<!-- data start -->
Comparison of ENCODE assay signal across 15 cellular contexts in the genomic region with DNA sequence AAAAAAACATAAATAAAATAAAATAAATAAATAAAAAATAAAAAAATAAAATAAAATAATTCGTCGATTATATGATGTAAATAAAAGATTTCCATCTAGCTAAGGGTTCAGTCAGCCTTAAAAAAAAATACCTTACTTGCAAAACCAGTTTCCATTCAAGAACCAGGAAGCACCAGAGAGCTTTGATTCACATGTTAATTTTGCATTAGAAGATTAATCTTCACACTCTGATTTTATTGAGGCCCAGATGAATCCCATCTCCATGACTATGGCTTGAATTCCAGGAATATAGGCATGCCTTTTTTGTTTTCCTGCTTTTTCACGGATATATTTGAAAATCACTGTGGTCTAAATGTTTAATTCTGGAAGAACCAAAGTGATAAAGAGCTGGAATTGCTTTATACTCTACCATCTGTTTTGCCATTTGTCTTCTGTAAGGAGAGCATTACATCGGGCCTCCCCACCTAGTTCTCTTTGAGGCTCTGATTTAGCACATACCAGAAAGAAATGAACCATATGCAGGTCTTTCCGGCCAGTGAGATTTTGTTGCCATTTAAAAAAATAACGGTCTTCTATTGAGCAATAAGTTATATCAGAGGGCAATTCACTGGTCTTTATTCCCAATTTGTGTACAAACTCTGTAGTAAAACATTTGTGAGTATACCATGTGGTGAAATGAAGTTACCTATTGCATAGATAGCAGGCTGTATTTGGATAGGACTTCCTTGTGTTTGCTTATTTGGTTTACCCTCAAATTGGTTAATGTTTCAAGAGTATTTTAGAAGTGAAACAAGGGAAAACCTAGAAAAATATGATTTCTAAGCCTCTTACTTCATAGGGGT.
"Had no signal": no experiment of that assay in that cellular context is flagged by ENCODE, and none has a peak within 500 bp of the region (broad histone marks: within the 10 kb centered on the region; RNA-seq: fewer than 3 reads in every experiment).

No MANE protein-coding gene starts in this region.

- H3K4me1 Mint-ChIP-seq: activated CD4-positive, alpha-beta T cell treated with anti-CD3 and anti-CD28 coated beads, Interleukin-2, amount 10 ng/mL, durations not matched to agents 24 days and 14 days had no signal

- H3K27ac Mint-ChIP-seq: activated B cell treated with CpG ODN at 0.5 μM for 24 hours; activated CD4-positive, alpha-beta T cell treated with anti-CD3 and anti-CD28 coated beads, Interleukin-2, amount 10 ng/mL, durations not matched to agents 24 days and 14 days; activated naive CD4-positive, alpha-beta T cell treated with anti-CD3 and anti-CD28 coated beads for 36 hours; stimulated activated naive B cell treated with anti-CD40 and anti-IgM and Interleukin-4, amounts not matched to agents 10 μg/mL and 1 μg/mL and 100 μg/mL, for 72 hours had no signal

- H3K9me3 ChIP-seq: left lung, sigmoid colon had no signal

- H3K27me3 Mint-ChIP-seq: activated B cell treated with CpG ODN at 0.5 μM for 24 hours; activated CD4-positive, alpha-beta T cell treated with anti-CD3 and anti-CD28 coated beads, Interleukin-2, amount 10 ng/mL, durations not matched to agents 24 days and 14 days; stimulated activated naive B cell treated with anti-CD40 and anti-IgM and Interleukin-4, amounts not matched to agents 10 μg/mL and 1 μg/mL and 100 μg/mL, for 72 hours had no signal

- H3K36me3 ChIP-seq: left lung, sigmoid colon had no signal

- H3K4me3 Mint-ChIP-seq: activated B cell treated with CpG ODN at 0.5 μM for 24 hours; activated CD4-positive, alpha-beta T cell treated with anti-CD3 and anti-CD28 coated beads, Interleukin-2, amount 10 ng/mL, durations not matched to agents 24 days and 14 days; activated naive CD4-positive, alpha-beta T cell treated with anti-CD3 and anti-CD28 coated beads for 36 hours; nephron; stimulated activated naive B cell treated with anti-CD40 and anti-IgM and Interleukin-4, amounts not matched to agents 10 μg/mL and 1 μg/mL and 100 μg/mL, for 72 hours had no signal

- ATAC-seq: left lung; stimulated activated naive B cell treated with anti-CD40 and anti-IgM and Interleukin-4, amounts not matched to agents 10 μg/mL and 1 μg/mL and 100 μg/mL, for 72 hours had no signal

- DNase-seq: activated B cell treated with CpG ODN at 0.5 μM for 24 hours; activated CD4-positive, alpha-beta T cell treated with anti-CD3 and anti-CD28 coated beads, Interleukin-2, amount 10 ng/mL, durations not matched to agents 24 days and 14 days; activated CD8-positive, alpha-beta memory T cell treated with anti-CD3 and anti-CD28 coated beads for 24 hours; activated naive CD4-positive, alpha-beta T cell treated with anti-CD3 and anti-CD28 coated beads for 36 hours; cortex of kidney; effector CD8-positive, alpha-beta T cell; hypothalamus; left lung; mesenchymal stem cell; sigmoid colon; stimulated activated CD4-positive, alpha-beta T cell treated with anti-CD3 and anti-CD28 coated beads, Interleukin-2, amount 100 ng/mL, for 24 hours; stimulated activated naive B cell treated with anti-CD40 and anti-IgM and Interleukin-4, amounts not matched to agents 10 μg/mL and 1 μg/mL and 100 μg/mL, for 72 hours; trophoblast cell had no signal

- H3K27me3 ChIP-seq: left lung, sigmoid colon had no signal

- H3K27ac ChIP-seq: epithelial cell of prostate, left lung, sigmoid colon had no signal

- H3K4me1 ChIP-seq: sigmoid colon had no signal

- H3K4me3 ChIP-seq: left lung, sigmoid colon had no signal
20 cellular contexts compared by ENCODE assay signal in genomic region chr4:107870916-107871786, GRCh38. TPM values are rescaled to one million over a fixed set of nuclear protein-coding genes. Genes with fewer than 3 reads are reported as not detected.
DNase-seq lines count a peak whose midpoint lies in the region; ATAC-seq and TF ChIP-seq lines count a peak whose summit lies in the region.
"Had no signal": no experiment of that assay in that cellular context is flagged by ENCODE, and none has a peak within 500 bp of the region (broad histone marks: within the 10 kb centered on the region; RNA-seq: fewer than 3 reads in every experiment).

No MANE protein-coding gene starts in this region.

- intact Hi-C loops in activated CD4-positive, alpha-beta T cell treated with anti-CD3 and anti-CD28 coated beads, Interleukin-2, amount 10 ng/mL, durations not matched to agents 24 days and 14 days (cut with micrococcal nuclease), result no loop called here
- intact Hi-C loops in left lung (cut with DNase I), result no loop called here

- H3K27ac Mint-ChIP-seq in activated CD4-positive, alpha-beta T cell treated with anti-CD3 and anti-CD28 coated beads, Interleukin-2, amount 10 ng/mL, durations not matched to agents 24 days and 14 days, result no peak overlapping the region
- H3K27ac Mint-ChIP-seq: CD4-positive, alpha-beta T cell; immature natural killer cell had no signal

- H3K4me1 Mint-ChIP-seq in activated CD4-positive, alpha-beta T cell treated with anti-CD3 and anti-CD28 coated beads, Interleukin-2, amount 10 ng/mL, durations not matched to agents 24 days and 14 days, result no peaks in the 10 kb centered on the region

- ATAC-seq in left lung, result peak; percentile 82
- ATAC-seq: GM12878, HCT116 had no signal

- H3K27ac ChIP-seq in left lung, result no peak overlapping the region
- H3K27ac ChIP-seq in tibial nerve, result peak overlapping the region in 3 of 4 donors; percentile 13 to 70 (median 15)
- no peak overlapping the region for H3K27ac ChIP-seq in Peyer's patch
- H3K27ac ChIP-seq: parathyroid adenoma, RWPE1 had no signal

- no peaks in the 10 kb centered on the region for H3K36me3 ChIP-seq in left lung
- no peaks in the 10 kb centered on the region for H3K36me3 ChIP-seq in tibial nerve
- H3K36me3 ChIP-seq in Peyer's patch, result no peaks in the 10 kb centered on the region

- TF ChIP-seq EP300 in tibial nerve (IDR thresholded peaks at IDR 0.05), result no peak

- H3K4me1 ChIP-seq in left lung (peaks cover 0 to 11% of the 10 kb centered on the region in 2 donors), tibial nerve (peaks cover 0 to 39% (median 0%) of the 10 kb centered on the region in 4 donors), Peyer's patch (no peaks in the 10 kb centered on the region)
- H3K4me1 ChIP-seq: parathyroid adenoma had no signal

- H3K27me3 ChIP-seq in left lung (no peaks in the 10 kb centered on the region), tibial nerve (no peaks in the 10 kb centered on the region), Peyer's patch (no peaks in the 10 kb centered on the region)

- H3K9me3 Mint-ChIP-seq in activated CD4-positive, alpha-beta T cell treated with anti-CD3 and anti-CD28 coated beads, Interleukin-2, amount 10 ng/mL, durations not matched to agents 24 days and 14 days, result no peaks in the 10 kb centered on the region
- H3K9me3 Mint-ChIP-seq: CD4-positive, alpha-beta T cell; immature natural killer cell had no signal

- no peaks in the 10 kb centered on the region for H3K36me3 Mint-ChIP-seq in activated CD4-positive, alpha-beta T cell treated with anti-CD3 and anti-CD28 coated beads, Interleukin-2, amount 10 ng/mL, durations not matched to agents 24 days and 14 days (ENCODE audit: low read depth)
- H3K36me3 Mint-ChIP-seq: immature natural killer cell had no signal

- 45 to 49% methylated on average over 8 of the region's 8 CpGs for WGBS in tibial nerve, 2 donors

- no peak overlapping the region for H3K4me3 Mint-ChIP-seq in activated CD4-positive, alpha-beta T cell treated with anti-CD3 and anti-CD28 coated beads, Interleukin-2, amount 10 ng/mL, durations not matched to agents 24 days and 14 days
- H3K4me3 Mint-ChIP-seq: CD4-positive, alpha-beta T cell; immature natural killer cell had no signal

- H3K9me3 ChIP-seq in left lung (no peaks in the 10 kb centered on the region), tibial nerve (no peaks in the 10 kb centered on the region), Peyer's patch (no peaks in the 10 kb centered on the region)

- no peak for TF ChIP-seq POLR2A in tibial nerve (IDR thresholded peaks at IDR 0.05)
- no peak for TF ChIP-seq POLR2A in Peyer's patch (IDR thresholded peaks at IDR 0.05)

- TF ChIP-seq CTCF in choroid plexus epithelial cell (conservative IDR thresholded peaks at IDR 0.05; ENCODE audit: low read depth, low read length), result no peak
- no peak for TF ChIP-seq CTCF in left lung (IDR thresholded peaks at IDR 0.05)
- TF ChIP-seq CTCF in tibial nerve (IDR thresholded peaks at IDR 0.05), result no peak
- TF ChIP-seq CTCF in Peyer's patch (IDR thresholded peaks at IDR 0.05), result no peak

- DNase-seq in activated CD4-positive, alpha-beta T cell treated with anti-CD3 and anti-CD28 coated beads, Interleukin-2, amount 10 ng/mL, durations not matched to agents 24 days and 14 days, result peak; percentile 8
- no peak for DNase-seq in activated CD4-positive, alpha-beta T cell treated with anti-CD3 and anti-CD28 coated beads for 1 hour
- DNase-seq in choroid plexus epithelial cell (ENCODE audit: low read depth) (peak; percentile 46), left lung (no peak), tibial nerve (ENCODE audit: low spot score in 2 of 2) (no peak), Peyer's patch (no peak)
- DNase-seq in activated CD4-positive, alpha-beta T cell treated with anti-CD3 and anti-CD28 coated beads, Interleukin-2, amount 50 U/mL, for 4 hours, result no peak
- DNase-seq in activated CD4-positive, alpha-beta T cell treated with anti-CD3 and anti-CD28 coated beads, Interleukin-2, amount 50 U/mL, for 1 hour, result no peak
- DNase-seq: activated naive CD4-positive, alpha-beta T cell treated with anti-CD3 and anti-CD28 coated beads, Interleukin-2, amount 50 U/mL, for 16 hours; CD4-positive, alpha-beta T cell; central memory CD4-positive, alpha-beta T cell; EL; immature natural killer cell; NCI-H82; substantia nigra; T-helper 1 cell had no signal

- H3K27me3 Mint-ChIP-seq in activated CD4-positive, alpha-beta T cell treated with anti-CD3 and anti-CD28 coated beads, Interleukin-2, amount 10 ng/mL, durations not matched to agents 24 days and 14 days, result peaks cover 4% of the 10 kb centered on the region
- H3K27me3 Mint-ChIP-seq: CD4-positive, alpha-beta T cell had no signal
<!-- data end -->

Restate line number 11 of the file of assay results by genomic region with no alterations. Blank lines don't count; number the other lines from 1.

- DNase-seq: activated B cell treated with CpG ODN at 0.5 μM for 24 hours; activated CD4-positive, alpha-beta T cell treated with anti-CD3 and anti-CD28 coated beads, Interleukin-2, amount 10 ng/mL, durations not matched to agents 24 days and 14 days; activated CD8-positive, alpha-beta memory T cell treated with anti-CD3 and anti-CD28 coated beads for 24 hours; activated naive CD4-positive, alpha-beta T cell treated with anti-CD3 and anti-CD28 coated beads for 36 hours; cortex of kidney; effector CD8-positive, alpha-beta T cell; hypothalamus; left lung; mesenchymal stem cell; sigmoid colon; stimulated activated CD4-positive, alpha-beta T cell treated with anti-CD3 and anti-CD28 coated beads, Interleukin-2, amount 100 ng/mL, for 24 hours; stimulated activated naive B cell treated with anti-CD40 and anti-IgM and Interleukin-4, amounts not matched to agents 10 μg/mL and 1 μg/mL and 100 μg/mL, for 72 hours; trophoblast cell had no signal